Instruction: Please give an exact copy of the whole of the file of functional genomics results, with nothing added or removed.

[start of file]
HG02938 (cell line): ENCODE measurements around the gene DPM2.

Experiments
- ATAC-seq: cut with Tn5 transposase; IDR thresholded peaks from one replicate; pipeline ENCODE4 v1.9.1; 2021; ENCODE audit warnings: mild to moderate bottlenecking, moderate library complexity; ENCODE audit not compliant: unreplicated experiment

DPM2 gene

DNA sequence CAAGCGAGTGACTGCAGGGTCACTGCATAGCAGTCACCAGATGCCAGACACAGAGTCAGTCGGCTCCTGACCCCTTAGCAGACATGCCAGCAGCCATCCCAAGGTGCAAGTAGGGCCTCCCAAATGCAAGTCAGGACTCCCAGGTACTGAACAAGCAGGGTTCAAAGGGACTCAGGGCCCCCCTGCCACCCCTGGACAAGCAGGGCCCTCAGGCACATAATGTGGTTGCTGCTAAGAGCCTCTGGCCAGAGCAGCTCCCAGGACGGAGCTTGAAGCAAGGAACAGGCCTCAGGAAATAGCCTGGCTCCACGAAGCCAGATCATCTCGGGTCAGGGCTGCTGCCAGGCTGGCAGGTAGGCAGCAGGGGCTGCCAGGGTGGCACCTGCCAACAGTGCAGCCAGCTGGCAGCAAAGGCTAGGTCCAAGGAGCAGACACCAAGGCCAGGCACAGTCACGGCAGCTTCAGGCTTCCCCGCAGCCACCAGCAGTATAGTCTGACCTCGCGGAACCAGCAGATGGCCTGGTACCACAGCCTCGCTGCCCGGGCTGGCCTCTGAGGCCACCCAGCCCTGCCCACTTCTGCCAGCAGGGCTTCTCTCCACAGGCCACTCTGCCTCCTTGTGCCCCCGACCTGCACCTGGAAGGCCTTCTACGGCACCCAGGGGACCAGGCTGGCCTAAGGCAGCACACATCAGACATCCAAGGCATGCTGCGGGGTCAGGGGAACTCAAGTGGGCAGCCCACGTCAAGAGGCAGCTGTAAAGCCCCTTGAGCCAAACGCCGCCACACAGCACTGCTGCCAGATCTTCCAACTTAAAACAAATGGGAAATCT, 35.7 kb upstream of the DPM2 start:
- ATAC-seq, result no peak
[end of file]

HG02938 (cell line): ENCODE measurements around the gene DPM2.

Experiments
- ATAC-seq: cut with Tn5 transposase; IDR thresholded peaks from one replicate; pipeline ENCODE4 v1.9.1; 2021; ENCODE audit warnings: mild to moderate bottlenecking, moderate library complexity; ENCODE audit not compliant: unreplicated experiment

DPM2 gene

DNA sequence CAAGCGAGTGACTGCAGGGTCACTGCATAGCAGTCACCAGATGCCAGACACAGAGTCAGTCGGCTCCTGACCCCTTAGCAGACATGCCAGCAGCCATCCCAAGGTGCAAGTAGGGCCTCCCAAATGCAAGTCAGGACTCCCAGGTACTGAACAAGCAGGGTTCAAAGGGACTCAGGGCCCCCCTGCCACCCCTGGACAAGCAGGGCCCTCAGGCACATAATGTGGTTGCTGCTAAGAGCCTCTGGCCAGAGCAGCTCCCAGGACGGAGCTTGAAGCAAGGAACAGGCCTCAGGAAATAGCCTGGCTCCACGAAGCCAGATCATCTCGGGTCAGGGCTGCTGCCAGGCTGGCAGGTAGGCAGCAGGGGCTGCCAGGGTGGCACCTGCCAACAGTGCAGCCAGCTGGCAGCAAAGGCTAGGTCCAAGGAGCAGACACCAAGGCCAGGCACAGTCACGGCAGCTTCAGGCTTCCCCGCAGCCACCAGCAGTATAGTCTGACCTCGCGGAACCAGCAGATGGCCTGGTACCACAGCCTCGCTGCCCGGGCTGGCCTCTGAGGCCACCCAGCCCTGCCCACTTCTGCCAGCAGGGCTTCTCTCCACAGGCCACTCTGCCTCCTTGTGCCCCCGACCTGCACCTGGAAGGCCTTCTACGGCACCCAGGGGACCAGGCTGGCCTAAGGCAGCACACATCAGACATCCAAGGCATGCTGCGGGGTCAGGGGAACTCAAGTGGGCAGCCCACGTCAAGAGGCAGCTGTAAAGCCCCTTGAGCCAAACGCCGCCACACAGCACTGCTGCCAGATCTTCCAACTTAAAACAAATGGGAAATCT, 35.7 kb upstream of the DPM2 start:
- ATAC-seq, result no peak